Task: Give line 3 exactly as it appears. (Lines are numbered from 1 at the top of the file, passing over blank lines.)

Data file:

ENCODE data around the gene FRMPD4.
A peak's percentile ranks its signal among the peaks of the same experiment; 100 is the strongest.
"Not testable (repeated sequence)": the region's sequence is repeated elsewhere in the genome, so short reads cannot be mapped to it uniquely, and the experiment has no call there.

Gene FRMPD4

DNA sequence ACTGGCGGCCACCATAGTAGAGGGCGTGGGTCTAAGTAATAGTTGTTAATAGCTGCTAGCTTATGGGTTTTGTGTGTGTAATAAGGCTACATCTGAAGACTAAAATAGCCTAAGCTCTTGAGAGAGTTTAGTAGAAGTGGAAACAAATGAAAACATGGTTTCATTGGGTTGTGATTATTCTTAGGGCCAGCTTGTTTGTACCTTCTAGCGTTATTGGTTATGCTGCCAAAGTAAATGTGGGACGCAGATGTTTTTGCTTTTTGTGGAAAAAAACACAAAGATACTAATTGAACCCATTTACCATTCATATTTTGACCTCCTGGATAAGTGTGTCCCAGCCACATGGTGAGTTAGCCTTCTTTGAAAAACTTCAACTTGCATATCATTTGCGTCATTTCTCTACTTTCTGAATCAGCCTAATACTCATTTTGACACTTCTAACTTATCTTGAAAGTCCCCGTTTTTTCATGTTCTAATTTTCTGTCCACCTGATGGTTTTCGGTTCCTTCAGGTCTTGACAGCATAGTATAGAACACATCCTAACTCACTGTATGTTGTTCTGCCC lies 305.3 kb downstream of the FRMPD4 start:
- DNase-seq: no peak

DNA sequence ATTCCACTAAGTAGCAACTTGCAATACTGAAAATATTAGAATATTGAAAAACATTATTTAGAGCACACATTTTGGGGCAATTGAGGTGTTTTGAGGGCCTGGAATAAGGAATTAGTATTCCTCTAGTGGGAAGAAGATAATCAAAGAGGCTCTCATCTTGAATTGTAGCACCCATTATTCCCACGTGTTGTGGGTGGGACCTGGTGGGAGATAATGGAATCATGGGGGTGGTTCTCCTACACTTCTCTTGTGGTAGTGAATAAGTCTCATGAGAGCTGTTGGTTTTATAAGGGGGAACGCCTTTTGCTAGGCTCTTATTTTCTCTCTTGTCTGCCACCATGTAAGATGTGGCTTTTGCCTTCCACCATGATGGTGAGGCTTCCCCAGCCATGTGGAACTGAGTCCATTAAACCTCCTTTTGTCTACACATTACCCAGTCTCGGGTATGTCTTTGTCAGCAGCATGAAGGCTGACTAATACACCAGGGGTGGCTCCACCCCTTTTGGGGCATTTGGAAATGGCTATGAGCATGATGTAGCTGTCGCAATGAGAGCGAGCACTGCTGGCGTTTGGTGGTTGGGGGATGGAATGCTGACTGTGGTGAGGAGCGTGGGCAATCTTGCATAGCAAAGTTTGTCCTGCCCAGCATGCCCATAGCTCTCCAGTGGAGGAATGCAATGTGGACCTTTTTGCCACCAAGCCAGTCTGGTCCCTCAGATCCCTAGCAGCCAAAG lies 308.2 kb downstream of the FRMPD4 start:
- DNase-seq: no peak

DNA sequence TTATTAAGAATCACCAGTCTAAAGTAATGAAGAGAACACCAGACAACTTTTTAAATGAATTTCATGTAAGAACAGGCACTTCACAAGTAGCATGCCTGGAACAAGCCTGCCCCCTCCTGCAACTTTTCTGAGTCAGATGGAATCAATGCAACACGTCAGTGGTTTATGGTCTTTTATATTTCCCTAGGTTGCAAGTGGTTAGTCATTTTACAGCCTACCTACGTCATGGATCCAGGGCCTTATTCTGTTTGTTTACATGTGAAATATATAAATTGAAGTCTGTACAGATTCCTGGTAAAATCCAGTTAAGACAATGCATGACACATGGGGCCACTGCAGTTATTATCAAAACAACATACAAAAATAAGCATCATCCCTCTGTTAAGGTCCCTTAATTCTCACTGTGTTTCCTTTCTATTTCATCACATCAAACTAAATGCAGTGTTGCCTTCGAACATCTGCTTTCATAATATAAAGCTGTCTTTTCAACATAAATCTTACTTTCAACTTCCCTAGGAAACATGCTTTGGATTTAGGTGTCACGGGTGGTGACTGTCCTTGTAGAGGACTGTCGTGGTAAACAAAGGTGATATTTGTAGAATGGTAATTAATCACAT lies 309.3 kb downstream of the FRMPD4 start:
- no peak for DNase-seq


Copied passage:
"Not testable (repeated sequence)": the region's sequence is repeated elsewhere in the genome, so short reads cannot be mapped to it uniquely, and the experiment has no call there.